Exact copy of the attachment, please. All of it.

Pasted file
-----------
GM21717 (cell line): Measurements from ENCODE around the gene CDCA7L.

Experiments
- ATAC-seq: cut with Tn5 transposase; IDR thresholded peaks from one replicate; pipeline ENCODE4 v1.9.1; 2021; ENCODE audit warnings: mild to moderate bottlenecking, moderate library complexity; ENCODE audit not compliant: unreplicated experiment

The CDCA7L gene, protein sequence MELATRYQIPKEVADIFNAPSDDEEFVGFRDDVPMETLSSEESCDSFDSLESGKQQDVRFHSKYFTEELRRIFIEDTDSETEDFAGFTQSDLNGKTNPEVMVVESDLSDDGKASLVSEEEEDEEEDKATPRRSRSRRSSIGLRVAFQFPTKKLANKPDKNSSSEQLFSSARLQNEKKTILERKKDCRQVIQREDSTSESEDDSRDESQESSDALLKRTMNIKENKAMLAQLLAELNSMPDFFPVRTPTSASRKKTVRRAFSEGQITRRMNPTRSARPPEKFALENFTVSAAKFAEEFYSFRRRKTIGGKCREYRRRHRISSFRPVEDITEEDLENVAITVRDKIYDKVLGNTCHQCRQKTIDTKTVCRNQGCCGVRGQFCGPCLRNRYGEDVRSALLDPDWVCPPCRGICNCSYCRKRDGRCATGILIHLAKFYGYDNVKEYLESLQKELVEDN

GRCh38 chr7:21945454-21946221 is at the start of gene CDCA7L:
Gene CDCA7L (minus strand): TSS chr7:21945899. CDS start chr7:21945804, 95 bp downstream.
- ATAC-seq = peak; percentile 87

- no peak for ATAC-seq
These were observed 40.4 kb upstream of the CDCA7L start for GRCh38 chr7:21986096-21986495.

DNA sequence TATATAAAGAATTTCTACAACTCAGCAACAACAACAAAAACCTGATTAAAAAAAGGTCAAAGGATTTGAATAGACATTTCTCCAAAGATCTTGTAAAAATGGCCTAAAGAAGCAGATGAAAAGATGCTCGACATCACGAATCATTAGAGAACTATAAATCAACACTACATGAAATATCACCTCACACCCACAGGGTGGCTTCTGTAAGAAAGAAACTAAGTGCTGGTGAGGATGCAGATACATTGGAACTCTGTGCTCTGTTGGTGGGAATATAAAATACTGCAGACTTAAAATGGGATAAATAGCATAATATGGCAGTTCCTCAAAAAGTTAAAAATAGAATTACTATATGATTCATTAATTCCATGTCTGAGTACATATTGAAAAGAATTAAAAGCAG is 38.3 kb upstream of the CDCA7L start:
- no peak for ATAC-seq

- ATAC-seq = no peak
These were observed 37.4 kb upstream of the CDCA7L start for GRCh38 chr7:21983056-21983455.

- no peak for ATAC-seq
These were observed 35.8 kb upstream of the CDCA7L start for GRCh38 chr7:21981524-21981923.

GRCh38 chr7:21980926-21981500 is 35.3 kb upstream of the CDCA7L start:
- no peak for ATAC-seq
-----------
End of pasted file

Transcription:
GM21717 (cell line): Measurements from ENCODE around the gene CDCA7L.

Experiments
- ATAC-seq: cut with Tn5 transposase; IDR thresholded peaks from one replicate; pipeline ENCODE4 v1.9.1; 2021; ENCODE audit warnings: mild to moderate bottlenecking, moderate library complexity; ENCODE audit not compliant: unreplicated experiment

The CDCA7L gene, protein sequence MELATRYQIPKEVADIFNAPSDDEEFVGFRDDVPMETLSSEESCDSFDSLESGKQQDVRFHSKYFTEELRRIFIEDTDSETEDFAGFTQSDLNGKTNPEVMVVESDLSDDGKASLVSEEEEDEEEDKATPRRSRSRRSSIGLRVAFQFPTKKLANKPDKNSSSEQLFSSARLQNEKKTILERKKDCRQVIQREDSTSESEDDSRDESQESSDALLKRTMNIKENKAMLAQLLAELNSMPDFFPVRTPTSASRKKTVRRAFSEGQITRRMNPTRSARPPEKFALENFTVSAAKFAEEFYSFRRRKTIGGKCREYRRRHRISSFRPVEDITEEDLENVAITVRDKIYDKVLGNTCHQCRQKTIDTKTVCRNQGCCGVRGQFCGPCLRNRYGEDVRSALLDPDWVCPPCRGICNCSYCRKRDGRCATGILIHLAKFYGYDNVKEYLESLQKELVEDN

GRCh38 chr7:21945454-21946221 is at the start of gene CDCA7L:
Gene CDCA7L (minus strand): TSS chr7:21945899. CDS start chr7:21945804, 95 bp downstream.
- ATAC-seq = peak; percentile 87

- no peak for ATAC-seq
These were observed 40.4 kb upstream of the CDCA7L start for GRCh38 chr7:21986096-21986495.

DNA sequence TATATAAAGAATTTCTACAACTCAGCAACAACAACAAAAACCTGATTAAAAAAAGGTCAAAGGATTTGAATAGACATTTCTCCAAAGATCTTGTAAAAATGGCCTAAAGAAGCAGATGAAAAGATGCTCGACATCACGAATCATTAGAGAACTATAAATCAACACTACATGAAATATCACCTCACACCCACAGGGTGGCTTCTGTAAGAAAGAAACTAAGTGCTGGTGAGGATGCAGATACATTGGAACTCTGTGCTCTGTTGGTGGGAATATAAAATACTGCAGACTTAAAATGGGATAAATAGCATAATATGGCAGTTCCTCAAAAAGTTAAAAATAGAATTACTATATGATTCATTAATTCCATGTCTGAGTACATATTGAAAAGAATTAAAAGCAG is 38.3 kb upstream of the CDCA7L start:
- no peak for ATAC-seq

- ATAC-seq = no peak
These were observed 37.4 kb upstream of the CDCA7L start for GRCh38 chr7:21983056-21983455.

- no peak for ATAC-seq
These were observed 35.8 kb upstream of the CDCA7L start for GRCh38 chr7:21981524-21981923.

GRCh38 chr7:21980926-21981500 is 35.3 kb upstream of the CDCA7L start:
- no peak for ATAC-seq